Hello Gavin,
Thank you very much for your explanations. They made the things much more 
clearly to me!
About the Sync0 phase between the slaves and my master, I forgot to tell that 
I'm using a shift time of -150 microseconds. My cycle time is 500 microseconds.
As far as I understood the slaves should trigger the data exchange and start 
their own plc cycle 150 microseconds before my master cycle starts.
When I read the input data at the beginning of my cycle I should get the slave 
data I/O from 150 microseconds before. Is it right?
In contrast the dc slave reference clock time will be the time when the 
telegram has passed the reference clock slave (- transmission time). Is it 
Calling the "queue" commands will just trigger the desired operation for the 
next "send" command.
So that means I have to compare the time I get from the reference clock with my 
master application time when I have called the send function. Ok?

I'll rework my calculation of the application time because I think it's wrong.
I'm using a servo drive in cyclic synchronous torque mode but very rarely I get 
a wrong actual position from the slave. This is happened if the jitter for 
starting my communication cycle is 15 microseconds higher than normal.
Actually the jitter shouldn't be so important because I request the data 
triggered by Sync0 150 microseconds before....

Have a nice weekend!

Von: Gavin Lambert [mailto:gav...@compacsort.com]
Gesendet: Freitag, 2. Februar 2018 00:22
An: Matthias Bartsch; etherlab-users@etherlab.org
Betreff: RE: Synchronizing the EtherCAT application time to the DC reference 

Actually you typically shouldn't have Sync0 simultaneous with your 
communication cycle; that causes problems.  The goal is to get it into a locked 
phase arrangement.

Sync0 is typically when the slave's actions trigger - it asserts outputs and 
captures inputs ideally both at that precise instant (though there might be 
some delay if it needs to do one before the other).  However there is generally 
some setup time before Sync0 required (so you have to provide the next cycle's 
outputs at least this amount of time before Sync0) and some transfer time after 
Sync0 required (so you have to wait that long after Sync0 before you can read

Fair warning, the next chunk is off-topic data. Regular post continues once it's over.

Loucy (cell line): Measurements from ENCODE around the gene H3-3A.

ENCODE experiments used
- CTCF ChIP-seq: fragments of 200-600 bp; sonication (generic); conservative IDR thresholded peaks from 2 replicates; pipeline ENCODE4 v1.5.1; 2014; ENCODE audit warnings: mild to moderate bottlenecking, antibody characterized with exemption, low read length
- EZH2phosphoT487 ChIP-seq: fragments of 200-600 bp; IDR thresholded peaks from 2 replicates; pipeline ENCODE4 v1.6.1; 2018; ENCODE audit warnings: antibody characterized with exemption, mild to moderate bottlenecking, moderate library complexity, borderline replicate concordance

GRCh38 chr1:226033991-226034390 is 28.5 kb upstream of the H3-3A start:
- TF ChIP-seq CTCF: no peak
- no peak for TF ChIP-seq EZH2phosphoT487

the inputs).  The slave's documentation should tell you how long each of these 
times are, and you need to allow a little bit of extra time to cope with jitter 
on the master's end and the comms delay of the network itself.  If you have no 
clue, aiming for somewhere in the middle of your sync cycle is usually a fairly 
safe bet.

The most important aspect of the EtherCAT comms cycle is when you call 
ecrt_master_send.  This is what actually sends (and receives back) the 
datagrams and transfers all data to and from the slaves.  Your goal is always 
to make this call happen consistently with as little latency and jitter as 
possible.  None of the other calls matter in terms of timing.

ecrt_master_reference_clock_time retrieves the 32-bit time of the reference 
slave as of when you called ecrt_master_send, provided that you called 
ecrt_master_sync_slave_clocks at some previous point (each cycle).

ecrt_master_64bit_reference_clock_time retrieves the 64-bit time of the 
reference slave as of when you called ecrt_master_send, provided that you 
called ecrt_master_64bit_reference_clock_time_queue at some previous point 
(each cycle).

(In principle doing both ecrt_master_64bit_reference_clock_time_queue and 
ecrt_master_sync_slave_clocks on every cycle is a bit wasteful.  It would be 
better if you could just do a 64-bit sync, but this is not supported at 
present.  If you're worried about bandwidth then you should call 
ecrt_master_sync_slave_clocks on every cycle and 
ecrt_master_64bit_reference_clock_time_queue only occasionally.  You cannot